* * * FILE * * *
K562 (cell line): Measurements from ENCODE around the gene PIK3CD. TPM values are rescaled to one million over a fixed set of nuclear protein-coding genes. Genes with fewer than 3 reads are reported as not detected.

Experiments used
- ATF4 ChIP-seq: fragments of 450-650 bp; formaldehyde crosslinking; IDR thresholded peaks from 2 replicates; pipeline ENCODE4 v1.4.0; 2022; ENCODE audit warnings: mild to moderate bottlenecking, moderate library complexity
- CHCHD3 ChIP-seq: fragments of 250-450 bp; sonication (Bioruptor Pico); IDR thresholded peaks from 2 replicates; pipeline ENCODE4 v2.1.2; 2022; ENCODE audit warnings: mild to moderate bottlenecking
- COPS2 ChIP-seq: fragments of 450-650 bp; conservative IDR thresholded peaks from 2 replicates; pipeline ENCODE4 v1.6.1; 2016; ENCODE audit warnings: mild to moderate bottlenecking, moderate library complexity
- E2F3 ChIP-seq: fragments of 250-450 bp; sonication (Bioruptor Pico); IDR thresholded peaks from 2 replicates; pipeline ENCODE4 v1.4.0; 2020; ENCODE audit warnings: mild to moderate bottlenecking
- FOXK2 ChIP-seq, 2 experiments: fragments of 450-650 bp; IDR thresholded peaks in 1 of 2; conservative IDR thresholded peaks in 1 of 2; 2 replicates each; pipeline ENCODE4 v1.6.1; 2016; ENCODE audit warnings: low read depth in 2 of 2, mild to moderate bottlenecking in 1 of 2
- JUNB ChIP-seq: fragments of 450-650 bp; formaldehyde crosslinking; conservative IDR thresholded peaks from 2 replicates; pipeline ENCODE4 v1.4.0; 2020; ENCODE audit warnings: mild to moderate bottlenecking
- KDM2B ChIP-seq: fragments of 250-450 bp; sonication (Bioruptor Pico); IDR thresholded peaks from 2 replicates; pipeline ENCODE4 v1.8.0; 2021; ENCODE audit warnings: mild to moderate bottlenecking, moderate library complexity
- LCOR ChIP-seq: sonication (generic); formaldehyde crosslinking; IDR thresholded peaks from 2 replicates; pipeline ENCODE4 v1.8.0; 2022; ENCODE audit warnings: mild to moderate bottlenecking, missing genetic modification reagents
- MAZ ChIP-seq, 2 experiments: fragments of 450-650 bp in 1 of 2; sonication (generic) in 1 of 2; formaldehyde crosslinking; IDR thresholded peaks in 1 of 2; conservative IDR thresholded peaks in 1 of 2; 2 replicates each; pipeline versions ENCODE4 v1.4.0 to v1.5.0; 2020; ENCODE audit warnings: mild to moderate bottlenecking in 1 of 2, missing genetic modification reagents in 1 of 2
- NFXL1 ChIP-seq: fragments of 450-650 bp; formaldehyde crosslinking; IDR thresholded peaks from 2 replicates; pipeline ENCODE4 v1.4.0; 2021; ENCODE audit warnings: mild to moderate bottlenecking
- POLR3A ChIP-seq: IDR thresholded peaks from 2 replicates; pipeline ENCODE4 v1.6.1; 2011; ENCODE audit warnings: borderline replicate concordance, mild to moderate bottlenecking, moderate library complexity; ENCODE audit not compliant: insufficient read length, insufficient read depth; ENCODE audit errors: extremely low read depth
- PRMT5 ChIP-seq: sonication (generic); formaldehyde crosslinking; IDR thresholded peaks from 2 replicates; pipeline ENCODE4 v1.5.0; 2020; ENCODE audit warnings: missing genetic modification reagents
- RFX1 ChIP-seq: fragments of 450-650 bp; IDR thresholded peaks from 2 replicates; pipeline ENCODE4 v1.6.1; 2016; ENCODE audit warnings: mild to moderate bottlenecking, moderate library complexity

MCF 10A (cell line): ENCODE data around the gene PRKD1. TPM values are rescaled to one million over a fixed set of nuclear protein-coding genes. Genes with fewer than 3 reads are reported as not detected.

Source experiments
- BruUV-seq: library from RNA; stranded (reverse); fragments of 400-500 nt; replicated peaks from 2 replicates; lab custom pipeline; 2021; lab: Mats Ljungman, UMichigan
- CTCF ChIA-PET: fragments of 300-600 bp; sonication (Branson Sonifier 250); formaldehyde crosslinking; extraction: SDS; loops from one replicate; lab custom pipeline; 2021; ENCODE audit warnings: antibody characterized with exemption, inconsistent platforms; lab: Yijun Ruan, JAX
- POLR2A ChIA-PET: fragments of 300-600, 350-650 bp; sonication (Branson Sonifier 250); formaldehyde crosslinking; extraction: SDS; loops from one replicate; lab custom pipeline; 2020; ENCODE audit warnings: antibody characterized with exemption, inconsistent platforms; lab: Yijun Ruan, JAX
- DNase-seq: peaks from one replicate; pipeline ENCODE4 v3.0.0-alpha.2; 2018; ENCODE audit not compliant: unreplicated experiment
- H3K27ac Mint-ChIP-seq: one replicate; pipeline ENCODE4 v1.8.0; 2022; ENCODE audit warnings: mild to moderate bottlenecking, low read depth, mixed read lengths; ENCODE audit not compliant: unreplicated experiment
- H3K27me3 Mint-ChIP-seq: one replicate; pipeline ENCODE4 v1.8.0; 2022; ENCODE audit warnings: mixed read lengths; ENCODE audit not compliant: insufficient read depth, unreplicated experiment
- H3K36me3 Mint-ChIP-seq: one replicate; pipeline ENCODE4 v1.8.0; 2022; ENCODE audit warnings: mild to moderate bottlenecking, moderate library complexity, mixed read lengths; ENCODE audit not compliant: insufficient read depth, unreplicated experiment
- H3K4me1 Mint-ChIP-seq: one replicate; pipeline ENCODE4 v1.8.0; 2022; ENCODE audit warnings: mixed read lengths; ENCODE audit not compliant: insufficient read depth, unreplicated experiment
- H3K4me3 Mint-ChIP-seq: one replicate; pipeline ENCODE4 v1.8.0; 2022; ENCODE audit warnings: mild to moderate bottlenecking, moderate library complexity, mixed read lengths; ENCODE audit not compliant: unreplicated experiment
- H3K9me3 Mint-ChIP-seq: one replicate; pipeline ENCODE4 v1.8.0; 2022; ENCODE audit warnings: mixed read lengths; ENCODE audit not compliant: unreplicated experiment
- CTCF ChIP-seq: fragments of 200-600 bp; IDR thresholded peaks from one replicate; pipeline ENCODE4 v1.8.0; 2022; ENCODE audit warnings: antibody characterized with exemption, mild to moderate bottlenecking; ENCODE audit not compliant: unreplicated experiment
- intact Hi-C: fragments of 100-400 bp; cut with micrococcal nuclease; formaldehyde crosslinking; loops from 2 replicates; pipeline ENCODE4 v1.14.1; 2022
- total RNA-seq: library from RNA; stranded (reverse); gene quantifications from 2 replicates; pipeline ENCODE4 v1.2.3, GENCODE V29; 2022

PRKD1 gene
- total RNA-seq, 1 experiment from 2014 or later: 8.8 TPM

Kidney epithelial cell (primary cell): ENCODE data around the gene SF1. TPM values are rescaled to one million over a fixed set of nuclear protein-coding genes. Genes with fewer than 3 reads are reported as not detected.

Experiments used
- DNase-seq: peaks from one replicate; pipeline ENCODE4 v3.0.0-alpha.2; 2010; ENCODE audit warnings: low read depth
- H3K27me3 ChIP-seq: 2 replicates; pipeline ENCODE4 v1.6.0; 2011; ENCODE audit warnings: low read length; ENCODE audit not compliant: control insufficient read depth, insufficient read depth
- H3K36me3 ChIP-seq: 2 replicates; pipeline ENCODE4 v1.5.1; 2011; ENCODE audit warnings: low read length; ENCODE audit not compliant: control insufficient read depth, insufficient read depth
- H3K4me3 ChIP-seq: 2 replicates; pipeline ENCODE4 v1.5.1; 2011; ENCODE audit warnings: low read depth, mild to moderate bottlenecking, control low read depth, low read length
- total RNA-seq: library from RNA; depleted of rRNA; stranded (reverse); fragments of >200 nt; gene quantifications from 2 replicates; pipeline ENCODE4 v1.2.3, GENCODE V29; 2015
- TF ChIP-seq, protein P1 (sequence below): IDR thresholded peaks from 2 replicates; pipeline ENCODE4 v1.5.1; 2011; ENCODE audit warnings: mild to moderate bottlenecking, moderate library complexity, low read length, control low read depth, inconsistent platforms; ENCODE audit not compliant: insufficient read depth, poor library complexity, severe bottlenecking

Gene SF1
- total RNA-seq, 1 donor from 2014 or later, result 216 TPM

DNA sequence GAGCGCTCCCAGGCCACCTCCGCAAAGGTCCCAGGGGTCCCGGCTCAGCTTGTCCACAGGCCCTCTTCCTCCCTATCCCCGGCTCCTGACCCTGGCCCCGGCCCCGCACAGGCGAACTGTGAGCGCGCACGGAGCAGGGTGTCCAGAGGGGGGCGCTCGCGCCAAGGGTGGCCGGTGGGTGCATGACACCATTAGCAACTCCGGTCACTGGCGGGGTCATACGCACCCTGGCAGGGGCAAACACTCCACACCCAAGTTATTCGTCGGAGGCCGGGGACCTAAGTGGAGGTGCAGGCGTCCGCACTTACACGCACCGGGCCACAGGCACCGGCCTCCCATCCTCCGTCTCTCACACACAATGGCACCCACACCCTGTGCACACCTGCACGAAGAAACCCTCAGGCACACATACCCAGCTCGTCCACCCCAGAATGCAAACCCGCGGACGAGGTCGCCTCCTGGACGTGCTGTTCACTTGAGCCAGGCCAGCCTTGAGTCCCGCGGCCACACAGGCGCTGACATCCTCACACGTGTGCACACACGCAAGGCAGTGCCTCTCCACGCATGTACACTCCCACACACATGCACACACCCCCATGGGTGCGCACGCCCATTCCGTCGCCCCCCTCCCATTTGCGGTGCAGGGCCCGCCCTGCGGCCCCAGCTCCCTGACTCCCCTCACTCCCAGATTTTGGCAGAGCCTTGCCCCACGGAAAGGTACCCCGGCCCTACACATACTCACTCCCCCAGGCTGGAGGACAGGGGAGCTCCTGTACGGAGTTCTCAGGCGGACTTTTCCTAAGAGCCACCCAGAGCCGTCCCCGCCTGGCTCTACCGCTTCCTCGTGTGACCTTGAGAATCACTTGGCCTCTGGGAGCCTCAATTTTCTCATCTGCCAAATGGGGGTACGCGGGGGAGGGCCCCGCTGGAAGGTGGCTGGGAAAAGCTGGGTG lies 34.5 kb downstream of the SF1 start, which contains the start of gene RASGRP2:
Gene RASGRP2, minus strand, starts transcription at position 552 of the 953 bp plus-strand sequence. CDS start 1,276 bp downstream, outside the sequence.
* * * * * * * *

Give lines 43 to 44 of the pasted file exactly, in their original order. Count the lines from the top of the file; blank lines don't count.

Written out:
DNA sequence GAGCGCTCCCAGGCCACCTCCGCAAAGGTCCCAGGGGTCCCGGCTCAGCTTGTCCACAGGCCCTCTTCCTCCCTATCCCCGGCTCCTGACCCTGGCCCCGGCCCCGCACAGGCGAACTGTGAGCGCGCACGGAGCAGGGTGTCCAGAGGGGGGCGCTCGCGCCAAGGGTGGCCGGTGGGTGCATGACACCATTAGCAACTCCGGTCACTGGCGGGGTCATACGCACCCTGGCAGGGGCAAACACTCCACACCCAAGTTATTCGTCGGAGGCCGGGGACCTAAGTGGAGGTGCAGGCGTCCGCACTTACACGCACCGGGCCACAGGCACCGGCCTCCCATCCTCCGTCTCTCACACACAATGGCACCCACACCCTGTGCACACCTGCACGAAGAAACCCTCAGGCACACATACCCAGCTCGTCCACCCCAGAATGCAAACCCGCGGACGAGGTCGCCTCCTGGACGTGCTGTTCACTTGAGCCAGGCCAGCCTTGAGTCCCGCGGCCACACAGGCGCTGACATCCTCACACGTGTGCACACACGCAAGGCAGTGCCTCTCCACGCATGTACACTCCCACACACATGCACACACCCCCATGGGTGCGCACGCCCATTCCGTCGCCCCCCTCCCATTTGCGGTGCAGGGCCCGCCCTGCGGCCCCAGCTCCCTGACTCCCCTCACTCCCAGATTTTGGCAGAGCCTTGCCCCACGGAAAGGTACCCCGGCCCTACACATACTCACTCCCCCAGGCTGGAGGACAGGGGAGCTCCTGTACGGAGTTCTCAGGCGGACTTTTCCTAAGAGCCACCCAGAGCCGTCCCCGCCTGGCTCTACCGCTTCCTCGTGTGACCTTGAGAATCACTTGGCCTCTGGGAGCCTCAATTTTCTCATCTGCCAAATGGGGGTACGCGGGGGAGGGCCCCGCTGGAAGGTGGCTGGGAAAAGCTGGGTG lies 34.5 kb downstream of the SF1 start, which contains the start of gene RASGRP2:
Gene RASGRP2, minus strand, starts transcription at position 552 of the 953 bp plus-strand sequence. CDS start 1,276 bp downstream, outside the sequence.